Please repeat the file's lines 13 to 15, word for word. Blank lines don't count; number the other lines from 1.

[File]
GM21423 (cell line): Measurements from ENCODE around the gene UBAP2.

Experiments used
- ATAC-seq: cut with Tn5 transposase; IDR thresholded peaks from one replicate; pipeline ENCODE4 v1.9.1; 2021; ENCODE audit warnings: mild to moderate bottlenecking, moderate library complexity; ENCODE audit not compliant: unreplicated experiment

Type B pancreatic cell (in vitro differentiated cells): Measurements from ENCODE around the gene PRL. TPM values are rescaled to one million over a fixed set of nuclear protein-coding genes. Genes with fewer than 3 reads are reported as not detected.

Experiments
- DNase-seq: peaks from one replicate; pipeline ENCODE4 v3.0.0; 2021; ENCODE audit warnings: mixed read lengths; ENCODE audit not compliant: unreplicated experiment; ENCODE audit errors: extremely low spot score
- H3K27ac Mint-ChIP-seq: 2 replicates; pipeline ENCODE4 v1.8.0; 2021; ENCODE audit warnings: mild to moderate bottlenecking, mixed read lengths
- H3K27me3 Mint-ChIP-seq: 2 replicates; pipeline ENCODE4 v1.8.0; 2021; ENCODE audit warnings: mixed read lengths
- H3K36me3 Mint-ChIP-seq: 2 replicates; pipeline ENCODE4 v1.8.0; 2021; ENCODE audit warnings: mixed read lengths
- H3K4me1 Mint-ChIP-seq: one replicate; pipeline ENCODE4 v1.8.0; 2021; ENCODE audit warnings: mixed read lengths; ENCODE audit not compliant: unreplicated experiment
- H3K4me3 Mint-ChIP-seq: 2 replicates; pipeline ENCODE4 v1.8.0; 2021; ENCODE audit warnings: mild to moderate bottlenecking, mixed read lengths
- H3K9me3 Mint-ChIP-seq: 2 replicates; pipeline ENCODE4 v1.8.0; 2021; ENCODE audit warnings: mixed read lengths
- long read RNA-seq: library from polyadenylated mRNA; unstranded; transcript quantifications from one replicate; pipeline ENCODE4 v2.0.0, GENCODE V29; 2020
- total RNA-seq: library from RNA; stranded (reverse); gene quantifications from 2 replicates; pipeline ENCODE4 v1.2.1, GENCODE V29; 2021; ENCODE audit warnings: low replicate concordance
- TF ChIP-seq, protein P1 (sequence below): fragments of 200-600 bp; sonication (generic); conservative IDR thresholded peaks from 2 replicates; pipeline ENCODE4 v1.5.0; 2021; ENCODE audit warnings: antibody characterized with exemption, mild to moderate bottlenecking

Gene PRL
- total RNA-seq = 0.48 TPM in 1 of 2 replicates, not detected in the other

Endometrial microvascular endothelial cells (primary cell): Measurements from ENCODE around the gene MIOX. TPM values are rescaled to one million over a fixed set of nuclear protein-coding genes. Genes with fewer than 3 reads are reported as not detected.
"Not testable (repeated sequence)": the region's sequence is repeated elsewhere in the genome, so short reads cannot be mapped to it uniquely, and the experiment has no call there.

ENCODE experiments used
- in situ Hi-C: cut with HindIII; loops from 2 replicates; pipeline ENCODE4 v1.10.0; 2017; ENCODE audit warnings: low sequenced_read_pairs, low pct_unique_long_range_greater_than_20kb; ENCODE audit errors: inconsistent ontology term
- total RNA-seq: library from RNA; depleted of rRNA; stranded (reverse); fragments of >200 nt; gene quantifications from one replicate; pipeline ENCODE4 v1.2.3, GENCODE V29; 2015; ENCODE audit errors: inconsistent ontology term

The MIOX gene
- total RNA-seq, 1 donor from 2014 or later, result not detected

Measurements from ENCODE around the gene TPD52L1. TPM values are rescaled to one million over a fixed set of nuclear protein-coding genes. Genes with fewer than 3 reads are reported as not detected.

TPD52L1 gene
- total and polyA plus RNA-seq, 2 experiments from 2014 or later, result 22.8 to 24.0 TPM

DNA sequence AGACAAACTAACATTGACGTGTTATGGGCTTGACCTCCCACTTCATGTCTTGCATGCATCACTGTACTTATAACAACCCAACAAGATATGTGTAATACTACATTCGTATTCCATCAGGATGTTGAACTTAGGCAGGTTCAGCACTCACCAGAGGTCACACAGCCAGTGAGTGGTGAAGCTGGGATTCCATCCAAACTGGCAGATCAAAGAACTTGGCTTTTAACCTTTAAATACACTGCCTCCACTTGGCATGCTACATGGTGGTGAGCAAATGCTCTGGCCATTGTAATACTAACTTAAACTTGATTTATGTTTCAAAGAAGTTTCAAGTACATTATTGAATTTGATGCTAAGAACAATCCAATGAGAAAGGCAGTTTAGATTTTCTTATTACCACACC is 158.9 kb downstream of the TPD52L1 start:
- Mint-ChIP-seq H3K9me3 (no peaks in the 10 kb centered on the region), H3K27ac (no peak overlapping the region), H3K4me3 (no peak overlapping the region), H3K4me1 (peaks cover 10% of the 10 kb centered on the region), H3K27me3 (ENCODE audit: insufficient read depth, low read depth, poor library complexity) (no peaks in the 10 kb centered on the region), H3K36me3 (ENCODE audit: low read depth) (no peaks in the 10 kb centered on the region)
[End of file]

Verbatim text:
- long read RNA-seq: library from polyadenylated mRNA; unstranded; transcript quantifications from one replicate; pipeline ENCODE4 v2.0.0, GENCODE V29; 2020
- total RNA-seq: library from RNA; stranded (reverse); gene quantifications from 2 replicates; pipeline ENCODE4 v1.2.1, GENCODE V29; 2021; ENCODE audit warnings: low replicate concordance
- TF ChIP-seq, protein P1 (sequence below): fragments of 200-600 bp; sonication (generic); conservative IDR thresholded peaks from 2 replicates; pipeline ENCODE4 v1.5.0; 2021; ENCODE audit warnings: antibody characterized with exemption, mild to moderate bottlenecking